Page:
Director Franco Zeffirelli has passed in Rome at age 96. His films about great operatic passions and refined spiritual auras earned him…well, mostly praise for 35 years. From the Burton-Taylor Taming of the Shrew (’67) to Callas Forever (’02) A long illness finally brought things to a close. Hugs and condolences to friends, family, colleagues and fans.

Zeffirelli’s life was a fascinating study in strong currents and conflicts, especially when he got older. If it hadn’t been for the arch-conservative views and Catholic constipation, I could say something along the lines of “we should all enjoy lives as vast, industrious and passionate as his.”

Zeffirelli’s most highly regarded film was Romeo and Juliet (’68), which resulted in a Best Director Oscar nomination and for which I always had a special thing (Olivia Hussey‘s Juliet was smooth and sweet and earnest beyond measure). But by today’s standards it feels a tiny bit precious, perhaps a little too poised.

Honestly? I have slightly fonder memories these days of Baz Luhrman‘s Romeo + Juliet (’96). I’m also a bit more enamored of Renato Castellani’s 1954 version of Shakespeare’s tragedy, in which Laurence Harvey played Romeo.

Right now my favorite Zeffirelli is Jesus of Nazareth (’77) with Robert Powell, and then Romeo and Juliet followed by Mel Gibson‘s Hamlet (’90).

I met Zeffirelli when he visited Cannon publicity in ’87 or thereabouts. He may have been there to discuss the video release of Otello, the Placido Domingo-starring filmed opera, or perhaps some future project — memory fails. He struck me as a kindly, gentle, elegant man in all respects.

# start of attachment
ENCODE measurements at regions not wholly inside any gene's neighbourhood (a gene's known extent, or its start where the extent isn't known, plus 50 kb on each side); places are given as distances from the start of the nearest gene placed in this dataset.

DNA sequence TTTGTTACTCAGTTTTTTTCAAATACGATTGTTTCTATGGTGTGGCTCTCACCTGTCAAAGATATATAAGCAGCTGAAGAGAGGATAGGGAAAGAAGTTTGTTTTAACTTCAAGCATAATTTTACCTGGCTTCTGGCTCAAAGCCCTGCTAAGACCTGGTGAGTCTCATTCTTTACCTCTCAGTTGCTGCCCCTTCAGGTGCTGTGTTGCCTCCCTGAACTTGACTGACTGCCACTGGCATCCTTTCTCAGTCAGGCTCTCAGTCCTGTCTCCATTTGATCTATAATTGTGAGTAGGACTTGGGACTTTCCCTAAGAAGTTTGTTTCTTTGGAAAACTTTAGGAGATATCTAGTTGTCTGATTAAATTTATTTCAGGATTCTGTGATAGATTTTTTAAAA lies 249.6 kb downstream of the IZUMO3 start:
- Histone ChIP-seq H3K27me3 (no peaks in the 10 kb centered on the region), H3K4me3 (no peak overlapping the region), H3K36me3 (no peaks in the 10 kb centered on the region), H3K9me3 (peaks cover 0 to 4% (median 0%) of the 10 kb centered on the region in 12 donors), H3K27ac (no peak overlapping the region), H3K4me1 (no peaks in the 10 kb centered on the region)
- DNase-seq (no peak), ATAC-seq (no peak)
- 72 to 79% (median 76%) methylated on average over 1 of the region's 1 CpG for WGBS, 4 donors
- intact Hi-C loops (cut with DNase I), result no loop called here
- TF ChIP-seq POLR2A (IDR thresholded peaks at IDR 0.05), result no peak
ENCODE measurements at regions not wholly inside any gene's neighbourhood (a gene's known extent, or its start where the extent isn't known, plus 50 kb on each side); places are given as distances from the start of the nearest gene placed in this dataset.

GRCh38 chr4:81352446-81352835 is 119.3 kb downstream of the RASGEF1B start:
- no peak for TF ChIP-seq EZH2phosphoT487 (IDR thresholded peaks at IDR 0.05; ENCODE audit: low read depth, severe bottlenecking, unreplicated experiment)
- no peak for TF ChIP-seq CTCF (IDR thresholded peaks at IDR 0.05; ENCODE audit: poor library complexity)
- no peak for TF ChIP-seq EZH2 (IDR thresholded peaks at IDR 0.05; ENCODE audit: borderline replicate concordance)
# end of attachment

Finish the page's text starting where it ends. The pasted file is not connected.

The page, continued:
It was common knowledge that Zeffirelli was gay, but he was too right-wing conservative (he served two terms in the Italian senate as a member of Silvio Berlusconi‘s right-wing Forza Italia party) and staunchly Catholic to be open about it. He finally came out in ’96 at age 73.

Zeffirelli’s arch-Catholic conservatism led to a vicious attack upon Martin Scorsese‘s The Last Temptation of Christ in 1988. He called it a product of “that Jewish cultural scum of Los Angeles which is always spoiling for a chance to attack the Christian world.”

Of course, Scorsese’s film didn’t attack anything — it delivered a deeply satisfying and even rhapsodic capturing of Yeshua’s burden and plight.

Zeffirelli’s Wiki page reports that director-actor Bruce Robinson “claimed to have been the target of unwanted sexual advances by Zeffirelli during the filming of Romeo and Juliet, in which Robinson played Benvolio. Robinson says that he based the lecherous character of Uncle Monty in the film Withnail and I on Zeffirelli.”